…the national statement demands adequate, accessible and sustainable financing

YK Poudel

Dubai, UAE—As the 28th Conference of Parties (COP28) nears conclusion, Energy and Natural Resources secretary and the Head of Delegation (technical negotiations), Karma Tshering, stressed the need for immediate and robust global action to address the escalating climate crisis. 

The national statement by the delegation head on December 9, makes a strong claim on climate finance that it must be adequate, predictable, easily accessible, and sustainable based on the priorities and needs of the most vulnerable countries. “There is no better time than now to deliver the commitments,” he said. 

The COP28 in Dubai has reached the second week—the technical and global negotiations and discussions are under process. 

“We have come with high expectations from COP28. From the first Global Stocktake (GST), we look to course correction on actions to limit the temperature rise below 1.5o Celsius and bring about a step change in how we drive adaptation and the means of implementation,” he said.

Guided by hereditary monarchs, Bhutan consistently leads in environmental stewardship, pioneering carbon neutrality. Their commitment is evident in the country being one of the first nations to pledge global leadership.

Secretary Karma Tshering thanked the development partners as the nation prepares to graduate from the Least Developed Countries (LDCs) category. “We reiterate our submissions on mountain issues including the call for a dialogue on mountains and climate change.”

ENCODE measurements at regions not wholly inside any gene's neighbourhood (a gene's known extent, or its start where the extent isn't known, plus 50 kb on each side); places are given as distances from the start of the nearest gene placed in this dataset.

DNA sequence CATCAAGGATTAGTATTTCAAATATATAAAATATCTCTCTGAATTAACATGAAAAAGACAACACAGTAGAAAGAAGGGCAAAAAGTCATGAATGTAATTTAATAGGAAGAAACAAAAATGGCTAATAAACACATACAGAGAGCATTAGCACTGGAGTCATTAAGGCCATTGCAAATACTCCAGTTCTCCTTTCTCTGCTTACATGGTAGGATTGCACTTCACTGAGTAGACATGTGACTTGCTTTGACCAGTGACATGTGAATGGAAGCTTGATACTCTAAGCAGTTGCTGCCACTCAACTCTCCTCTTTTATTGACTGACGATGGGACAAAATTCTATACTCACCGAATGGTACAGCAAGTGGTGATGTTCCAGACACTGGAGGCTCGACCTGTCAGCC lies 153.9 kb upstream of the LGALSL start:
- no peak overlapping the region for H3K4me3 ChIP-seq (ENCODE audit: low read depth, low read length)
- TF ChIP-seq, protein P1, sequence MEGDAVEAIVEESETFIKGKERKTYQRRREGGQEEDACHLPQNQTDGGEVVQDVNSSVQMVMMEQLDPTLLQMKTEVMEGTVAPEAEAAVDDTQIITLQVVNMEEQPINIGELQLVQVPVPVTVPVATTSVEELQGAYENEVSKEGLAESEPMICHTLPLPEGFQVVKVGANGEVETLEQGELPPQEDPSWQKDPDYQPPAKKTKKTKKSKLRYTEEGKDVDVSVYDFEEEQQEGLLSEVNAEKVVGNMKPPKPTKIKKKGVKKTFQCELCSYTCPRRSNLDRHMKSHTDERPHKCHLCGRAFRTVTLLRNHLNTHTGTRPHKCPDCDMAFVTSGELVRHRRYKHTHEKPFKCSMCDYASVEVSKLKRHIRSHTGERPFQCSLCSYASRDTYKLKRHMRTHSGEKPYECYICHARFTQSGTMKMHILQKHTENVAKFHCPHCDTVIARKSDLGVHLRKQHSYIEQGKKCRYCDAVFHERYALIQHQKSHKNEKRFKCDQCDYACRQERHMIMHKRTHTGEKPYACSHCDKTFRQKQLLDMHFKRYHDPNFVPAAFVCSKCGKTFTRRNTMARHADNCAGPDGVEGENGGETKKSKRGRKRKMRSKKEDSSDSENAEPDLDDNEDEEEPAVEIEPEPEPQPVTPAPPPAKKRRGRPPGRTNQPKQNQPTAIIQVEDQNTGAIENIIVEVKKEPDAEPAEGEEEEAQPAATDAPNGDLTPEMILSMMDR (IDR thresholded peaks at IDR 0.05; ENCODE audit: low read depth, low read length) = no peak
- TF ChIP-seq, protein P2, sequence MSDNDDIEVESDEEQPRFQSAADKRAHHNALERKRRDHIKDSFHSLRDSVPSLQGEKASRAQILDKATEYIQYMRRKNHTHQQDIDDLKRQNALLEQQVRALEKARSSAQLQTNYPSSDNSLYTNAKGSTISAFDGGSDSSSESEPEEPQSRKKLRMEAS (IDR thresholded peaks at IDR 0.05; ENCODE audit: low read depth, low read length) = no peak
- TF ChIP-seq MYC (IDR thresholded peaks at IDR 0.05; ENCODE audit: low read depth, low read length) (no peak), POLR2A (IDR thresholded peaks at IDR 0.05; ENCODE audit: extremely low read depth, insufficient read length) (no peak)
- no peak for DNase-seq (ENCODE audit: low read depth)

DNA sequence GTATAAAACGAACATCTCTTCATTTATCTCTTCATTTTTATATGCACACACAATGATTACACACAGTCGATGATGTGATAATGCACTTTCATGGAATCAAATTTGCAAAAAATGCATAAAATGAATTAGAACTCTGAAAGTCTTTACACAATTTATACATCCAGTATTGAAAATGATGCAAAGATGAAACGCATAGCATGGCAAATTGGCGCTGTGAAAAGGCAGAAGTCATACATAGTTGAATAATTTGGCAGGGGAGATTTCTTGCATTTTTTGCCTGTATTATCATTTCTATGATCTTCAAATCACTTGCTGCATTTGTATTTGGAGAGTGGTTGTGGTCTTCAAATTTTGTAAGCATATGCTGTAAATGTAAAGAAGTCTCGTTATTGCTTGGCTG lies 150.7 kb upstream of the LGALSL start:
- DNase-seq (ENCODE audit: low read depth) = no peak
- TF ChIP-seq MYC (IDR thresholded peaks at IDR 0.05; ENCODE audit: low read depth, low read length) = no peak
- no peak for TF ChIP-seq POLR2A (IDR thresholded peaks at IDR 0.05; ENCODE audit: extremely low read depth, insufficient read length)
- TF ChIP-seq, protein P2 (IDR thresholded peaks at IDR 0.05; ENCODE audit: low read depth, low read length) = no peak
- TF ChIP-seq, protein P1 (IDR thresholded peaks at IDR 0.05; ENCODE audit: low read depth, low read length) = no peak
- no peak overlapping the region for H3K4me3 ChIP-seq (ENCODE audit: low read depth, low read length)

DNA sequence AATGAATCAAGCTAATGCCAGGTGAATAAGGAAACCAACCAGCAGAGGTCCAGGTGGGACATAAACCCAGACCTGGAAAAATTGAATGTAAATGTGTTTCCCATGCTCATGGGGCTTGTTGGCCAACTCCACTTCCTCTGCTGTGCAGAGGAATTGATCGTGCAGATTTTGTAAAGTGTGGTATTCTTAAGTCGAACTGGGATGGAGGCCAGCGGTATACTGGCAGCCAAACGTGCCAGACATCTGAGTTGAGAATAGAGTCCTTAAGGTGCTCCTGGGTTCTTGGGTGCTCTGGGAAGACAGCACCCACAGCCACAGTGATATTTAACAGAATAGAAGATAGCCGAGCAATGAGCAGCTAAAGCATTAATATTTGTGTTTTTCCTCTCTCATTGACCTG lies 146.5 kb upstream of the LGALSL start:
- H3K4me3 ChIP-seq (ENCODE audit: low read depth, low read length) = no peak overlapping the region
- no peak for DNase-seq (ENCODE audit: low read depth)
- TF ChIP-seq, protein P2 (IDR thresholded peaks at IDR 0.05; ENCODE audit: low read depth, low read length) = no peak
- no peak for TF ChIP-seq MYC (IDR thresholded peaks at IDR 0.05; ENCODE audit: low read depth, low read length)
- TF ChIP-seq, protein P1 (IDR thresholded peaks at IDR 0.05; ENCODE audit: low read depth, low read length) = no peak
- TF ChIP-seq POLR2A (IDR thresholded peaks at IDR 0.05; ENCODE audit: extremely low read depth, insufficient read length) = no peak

According to the secretary, in spite of the efforts from the country, as a highly vulnerable country in a fragile mountain ecosystem and a high dependence on climate-sensitive sectors, Bhutan is bearing the brunt of climate change. 

“We are witnessing increasing occurrences of flash floods, landslides, and erratic rainfalls during the summer, while winter is getting warmer with disappearing water sources and snow,” he said. “This affects the livelihoods of not just our own communities but also threatens millions of livelihoods in the communities downstream.”

The latest IPCC reports confirm that the slightest temperature rise will have detrimental effects on mountain regions, particularly the glaciers and cryosphere. Warming in mountain regions is several times faster than the global average, posing significant risks including GLOF. 

Reaffirming its commitment, Bhutan has submitted the first National Adaptation Plan, Adaptation Communication, LTS and elaborated low emission development strategies (LEDS).

In all these, the country has interlinked all sectors and synergies between adaptation and mitigation to ensure safeguarding and climate proofing development efforts. 

Bhutan launched the National Carbon Registry and Bhutan Climate Fund which are expected to facilitate the nation’s strategic entrance into the carbon market. 

The national statement closes by outlining Bhutan’s demand from world leaders, investors, governments, multinational donors, International NGOs, and the private sectors to reinforce the much-needed climate finance commitments including the USD 100 billion commitment by 2025.